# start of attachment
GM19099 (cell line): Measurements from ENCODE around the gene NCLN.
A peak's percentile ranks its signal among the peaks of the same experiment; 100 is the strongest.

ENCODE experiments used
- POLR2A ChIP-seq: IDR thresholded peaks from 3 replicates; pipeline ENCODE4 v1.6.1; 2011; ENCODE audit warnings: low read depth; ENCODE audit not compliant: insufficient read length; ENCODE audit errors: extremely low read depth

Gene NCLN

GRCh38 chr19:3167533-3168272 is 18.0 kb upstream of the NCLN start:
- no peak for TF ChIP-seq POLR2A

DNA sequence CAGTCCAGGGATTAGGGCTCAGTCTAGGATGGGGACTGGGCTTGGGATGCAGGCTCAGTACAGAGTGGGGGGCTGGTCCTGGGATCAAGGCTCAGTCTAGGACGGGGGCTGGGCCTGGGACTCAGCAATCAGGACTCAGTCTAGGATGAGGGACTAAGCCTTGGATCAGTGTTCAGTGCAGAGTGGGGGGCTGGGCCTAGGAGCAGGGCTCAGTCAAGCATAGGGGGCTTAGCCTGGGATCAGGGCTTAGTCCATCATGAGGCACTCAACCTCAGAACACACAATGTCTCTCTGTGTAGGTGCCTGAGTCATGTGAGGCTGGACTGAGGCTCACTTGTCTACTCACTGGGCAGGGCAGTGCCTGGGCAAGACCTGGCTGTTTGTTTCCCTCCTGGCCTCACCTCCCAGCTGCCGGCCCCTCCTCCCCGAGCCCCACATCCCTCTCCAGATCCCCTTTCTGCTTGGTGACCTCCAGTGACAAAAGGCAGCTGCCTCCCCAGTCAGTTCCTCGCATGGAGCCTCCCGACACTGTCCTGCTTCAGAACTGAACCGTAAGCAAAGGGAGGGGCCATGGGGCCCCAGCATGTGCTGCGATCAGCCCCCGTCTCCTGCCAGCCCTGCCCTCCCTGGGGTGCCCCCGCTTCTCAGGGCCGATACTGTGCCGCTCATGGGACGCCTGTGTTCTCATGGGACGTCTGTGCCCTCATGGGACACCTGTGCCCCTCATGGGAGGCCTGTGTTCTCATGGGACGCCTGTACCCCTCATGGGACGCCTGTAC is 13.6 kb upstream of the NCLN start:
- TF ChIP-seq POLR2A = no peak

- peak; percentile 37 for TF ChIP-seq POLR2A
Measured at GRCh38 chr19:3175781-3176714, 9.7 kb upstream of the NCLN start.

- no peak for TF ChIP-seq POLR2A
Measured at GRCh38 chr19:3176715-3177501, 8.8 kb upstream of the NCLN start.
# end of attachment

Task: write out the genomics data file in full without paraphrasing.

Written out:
GM19099 (cell line): Measurements from ENCODE around the gene NCLN.
A peak's percentile ranks its signal among the peaks of the same experiment; 100 is the strongest.

ENCODE experiments used
- POLR2A ChIP-seq: IDR thresholded peaks from 3 replicates; pipeline ENCODE4 v1.6.1; 2011; ENCODE audit warnings: low read depth; ENCODE audit not compliant: insufficient read length; ENCODE audit errors: extremely low read depth

Gene NCLN

GRCh38 chr19:3167533-3168272 is 18.0 kb upstream of the NCLN start:
- no peak for TF ChIP-seq POLR2A

DNA sequence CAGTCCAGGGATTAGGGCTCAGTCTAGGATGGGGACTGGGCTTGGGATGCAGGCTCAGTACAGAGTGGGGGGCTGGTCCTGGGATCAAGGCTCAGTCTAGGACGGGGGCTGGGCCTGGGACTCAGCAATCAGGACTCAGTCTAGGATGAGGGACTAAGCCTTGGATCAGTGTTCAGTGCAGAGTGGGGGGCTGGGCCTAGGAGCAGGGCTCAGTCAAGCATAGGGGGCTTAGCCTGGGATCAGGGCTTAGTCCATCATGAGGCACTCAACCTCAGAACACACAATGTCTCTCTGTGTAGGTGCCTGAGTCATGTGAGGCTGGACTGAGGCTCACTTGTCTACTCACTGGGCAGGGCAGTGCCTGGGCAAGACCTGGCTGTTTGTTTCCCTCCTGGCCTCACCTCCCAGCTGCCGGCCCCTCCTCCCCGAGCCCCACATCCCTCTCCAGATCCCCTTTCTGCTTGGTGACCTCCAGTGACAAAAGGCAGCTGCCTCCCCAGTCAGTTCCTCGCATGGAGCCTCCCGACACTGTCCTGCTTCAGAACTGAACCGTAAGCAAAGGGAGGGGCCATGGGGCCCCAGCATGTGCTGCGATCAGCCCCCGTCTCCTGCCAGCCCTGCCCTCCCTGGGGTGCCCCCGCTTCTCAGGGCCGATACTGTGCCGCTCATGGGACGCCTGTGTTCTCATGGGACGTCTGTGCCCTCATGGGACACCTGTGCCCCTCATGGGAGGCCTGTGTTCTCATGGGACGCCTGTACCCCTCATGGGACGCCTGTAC is 13.6 kb upstream of the NCLN start:
- TF ChIP-seq POLR2A = no peak

- peak; percentile 37 for TF ChIP-seq POLR2A
Measured at GRCh38 chr19:3175781-3176714, 9.7 kb upstream of the NCLN start.

- no peak for TF ChIP-seq POLR2A
Measured at GRCh38 chr19:3176715-3177501, 8.8 kb upstream of the NCLN start.